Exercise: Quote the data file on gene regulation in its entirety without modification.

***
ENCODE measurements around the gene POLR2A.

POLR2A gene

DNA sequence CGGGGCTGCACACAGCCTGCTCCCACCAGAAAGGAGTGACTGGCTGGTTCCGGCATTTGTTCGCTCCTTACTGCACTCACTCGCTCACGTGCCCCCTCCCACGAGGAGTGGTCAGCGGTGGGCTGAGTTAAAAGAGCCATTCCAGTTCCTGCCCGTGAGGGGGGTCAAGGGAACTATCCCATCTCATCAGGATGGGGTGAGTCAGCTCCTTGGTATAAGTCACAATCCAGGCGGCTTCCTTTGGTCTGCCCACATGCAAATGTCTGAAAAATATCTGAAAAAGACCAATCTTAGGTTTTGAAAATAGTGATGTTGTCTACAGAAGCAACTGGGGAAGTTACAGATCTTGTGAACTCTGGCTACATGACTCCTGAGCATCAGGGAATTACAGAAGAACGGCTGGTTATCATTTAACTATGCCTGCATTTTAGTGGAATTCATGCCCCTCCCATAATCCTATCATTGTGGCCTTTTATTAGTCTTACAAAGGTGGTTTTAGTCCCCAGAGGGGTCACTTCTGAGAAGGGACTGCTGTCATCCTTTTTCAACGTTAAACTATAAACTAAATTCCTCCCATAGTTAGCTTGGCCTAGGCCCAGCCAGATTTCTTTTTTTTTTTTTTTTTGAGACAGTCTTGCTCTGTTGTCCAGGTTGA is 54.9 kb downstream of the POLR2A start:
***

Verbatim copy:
ENCODE measurements around the gene POLR2A.

POLR2A gene

DNA sequence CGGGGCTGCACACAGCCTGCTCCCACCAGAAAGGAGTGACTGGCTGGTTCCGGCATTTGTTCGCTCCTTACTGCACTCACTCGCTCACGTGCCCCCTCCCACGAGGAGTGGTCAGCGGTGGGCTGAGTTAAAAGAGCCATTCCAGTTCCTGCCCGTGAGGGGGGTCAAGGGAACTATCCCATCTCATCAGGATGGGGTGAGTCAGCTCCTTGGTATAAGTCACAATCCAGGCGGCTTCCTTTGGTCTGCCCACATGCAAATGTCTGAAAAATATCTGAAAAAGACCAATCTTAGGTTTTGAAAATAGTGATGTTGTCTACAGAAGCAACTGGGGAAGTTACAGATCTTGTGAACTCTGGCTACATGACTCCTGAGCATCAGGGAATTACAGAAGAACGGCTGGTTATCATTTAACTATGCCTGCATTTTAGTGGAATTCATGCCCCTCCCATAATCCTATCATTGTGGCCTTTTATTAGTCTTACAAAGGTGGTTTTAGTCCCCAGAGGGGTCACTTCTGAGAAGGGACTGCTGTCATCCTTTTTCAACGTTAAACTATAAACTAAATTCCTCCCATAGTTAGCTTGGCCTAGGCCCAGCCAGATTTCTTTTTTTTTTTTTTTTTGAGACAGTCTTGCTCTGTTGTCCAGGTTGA is 54.9 kb downstream of the POLR2A start: